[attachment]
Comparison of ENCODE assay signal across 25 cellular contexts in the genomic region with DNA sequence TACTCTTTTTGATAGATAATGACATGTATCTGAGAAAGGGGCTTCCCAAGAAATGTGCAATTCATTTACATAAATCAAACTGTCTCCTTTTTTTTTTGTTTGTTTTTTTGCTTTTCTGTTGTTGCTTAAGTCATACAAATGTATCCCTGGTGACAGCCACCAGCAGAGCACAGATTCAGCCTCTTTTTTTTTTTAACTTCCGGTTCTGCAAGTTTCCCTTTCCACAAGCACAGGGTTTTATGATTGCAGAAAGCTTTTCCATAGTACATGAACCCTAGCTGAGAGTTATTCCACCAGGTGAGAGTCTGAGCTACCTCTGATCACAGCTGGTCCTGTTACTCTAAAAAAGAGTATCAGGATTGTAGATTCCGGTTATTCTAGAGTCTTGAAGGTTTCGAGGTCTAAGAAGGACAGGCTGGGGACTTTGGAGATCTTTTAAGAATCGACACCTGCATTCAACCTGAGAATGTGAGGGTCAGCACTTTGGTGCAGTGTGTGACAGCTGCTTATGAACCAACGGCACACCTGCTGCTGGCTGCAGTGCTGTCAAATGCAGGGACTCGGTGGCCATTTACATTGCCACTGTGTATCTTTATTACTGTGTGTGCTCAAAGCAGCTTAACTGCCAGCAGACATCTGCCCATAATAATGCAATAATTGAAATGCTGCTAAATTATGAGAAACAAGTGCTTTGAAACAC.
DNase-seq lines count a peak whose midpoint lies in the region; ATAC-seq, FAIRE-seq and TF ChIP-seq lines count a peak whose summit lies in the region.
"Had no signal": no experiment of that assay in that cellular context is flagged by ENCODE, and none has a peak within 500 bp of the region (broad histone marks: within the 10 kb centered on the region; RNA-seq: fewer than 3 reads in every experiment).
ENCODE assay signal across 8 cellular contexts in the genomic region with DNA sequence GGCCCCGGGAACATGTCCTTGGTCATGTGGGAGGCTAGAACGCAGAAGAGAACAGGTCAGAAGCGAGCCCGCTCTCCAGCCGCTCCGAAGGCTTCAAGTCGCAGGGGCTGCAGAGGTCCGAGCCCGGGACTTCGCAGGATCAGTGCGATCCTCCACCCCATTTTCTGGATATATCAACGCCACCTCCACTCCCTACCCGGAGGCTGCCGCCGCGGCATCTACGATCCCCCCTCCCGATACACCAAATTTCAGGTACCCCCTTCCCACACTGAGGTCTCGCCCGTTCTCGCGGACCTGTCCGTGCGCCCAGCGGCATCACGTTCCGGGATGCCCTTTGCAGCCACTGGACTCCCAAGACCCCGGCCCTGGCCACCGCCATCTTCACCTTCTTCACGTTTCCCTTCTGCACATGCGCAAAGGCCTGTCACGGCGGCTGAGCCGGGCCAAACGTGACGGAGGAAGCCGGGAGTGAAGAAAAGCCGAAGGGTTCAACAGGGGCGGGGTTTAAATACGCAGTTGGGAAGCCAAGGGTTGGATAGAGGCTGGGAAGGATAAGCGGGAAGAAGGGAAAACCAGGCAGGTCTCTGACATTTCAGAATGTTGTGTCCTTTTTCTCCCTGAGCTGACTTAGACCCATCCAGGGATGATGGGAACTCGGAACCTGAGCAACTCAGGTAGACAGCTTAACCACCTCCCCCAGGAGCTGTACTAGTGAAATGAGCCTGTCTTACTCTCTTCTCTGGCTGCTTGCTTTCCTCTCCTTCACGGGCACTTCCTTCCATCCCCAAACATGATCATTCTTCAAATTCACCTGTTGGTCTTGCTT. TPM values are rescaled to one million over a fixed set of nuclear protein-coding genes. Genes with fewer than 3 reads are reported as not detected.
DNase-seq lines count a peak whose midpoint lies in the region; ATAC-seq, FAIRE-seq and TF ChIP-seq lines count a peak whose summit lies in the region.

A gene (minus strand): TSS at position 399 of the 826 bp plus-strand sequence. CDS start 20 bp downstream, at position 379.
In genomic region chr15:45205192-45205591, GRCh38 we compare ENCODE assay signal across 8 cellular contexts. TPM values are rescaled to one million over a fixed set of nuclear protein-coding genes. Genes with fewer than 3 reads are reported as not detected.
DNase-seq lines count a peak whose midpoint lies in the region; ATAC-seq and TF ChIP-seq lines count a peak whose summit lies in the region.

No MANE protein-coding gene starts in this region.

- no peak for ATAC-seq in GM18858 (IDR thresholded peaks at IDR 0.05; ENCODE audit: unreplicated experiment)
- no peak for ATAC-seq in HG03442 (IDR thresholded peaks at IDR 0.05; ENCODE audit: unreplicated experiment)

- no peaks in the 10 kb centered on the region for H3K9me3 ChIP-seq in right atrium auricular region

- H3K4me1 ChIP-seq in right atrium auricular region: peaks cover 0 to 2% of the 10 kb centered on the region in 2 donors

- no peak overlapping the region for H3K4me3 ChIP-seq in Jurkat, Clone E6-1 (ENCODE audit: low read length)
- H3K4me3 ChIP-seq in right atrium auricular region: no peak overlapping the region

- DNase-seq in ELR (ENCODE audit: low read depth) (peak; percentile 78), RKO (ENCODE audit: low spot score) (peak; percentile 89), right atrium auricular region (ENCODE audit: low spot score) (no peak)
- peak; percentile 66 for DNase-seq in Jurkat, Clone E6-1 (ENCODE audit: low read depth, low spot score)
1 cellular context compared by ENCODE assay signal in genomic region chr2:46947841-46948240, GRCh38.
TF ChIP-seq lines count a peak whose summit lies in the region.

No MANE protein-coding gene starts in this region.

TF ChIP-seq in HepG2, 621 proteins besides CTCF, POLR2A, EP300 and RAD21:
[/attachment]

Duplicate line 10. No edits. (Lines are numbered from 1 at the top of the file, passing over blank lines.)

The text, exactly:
- no peak for ATAC-seq in GM18858 (IDR thresholded peaks at IDR 0.05; ENCODE audit: unreplicated experiment)